Our purpose for another bone-jarring bus trip was a visit to Gozo. On landing in the village of Mgaar, we found no shortage of taxi drivers eager to take us on tours to every corner of their island. Instead, we took the bus into the capitol city of Victoria. Like Mdina, Victoria sits on the island’s highest point and was the home of the aristocratic families that were here when the Knights of Malta arrived.
The city is dominated by the walled Cittadella that was built about the same time as Valletta. Standing on its walls we could see every one of the limestone villages strewn around the island together with the storied Ramla Bay in the distance. It was here, legend has it, that Odysseus was washed ashore and into the arms of the golden-haired temptress Calypso.
After briefly pondering Odysseus’ pleasant predicament, we went into the Cathedral of the Assumption and joined others who were admiring the dome. It took us an embarrassingly long time to realize that the dome we were so impressed by was instead a flat ceiling covered with a very clever Trompe l’oile painting done by Antonio Manuele. Near to the cathedral, the Folklore Museum provides a look a rural Gozo while the Archeological and Natural History Museums give their own insights into Gozo’s storied past.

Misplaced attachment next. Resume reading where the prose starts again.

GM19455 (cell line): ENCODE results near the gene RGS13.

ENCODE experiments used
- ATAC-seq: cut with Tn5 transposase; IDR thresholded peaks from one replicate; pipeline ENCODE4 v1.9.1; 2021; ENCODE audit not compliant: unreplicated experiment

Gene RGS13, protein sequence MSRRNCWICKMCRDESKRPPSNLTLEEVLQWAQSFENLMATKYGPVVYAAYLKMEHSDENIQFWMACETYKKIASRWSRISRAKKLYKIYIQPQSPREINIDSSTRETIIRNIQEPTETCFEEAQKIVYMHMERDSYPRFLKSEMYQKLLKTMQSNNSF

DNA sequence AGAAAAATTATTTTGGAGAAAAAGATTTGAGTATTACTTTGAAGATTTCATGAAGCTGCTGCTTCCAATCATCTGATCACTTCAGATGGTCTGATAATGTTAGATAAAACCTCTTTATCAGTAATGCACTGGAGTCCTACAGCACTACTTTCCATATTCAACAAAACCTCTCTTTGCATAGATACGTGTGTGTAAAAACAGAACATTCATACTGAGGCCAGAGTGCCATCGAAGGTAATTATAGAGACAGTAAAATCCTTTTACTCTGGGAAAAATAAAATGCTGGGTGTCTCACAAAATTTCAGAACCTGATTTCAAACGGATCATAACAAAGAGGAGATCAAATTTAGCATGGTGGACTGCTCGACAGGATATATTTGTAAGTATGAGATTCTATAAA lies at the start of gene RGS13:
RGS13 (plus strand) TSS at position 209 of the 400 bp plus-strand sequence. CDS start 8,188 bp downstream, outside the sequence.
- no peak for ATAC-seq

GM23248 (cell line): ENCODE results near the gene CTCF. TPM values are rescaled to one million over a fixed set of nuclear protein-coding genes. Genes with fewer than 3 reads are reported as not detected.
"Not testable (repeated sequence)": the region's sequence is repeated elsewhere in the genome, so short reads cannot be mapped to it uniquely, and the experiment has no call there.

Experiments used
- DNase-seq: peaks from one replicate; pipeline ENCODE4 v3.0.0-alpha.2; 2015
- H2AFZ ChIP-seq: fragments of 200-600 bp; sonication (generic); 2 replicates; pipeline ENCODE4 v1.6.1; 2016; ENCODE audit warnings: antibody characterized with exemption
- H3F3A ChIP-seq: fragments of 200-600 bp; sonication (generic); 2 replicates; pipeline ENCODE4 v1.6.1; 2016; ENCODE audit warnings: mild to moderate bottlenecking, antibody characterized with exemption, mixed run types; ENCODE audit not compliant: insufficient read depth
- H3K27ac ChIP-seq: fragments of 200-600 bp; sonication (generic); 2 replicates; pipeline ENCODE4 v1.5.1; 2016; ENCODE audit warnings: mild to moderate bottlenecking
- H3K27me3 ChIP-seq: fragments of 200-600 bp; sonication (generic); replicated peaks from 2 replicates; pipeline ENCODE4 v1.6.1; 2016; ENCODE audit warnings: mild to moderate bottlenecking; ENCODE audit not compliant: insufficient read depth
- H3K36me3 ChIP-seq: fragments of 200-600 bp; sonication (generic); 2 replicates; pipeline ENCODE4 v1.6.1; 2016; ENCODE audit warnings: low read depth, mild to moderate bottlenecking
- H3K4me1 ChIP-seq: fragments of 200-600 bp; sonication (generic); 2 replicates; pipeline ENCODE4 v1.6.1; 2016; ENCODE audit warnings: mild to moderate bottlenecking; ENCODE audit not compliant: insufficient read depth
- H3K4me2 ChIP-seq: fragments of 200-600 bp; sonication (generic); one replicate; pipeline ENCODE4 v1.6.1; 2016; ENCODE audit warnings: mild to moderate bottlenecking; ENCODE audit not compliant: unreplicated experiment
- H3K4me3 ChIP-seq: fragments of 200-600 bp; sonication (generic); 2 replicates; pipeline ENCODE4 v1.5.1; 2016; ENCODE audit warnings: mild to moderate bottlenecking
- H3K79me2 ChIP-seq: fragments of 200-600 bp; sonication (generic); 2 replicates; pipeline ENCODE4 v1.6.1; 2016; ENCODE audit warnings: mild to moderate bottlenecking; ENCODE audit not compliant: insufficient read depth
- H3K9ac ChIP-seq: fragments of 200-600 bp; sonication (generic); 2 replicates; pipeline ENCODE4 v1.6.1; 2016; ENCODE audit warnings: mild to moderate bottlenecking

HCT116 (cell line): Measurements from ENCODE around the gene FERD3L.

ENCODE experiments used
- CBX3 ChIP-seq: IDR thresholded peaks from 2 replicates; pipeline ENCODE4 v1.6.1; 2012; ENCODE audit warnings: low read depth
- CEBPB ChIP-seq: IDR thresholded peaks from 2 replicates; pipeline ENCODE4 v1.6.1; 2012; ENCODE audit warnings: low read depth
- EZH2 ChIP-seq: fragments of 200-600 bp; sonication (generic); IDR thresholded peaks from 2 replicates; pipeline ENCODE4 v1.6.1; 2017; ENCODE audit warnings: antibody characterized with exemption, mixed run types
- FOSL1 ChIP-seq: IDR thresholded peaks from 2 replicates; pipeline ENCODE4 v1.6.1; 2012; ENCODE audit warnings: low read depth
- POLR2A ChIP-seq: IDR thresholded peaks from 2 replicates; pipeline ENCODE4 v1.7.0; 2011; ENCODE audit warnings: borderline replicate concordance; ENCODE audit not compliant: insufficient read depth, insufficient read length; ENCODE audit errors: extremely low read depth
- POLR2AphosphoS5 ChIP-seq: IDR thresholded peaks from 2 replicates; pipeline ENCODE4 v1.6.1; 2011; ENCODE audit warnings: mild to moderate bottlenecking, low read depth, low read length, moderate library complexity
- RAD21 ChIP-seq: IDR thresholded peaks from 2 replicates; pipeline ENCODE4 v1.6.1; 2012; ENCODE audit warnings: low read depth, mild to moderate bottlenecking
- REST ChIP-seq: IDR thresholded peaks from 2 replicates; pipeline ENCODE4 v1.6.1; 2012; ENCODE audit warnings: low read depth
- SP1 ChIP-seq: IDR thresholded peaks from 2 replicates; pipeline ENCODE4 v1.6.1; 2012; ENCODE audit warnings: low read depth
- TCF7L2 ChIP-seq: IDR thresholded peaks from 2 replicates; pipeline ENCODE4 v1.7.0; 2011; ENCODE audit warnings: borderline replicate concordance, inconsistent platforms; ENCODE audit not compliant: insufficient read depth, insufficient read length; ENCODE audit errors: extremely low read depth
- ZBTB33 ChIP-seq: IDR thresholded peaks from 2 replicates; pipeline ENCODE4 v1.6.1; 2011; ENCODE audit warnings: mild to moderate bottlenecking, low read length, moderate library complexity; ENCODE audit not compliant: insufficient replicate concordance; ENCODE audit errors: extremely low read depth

Also interesting, albeit depressing, is the Old Prison. Here, nameless inmates who were locked up in tiny, windowless cells over a 300 year period left carvings of tiny ships on the walls while doubtless dreaming of freedom.
Eight days, we agreed, was not enough for us. We had not explored all the corners of Valletta. There were boat trips around the island we had missed and a trip to the Blue Lagoon. Our swimming suits never even got wet. We could think of lots of good reasons for planning another trip to the “tiny rock of history and romance”.
We made our arrangements through Sun Dreams Travel in Malta. They offer a wide range of apartments and will make arrangements for various island tours. They also made arrangements to meet us at the airport. They were very good, and we were more than satisfied. Going off-season as we did is not only less expensive, you avoid the extreme heat of Malta’s summers.
A few of our favorite eating places were:
DeRobertis has a splendid view from the top of the Castille Hotel in Valletta. Also, La Cave Pizzeria and Wine Cellar in the same hotel is an ideal lunch spot.
The Sliema waterfront is lined with small outdoor cafes. We liked the one at our Pebbles Apartment/Hotel as well as any.
In Marsaxlokk, Il Bukkett had very good seafood.
The Fontanella Tea Room in Mdina is the ideal place for a light snack and a glass of wine.
The Cittadella Restaurant in Victoria, Gozo combines ambiance with a good lunch menu.
Marsovin and Delicata wines are quite good as is the local Cisk Lager and
Hopleaf Pale Ale.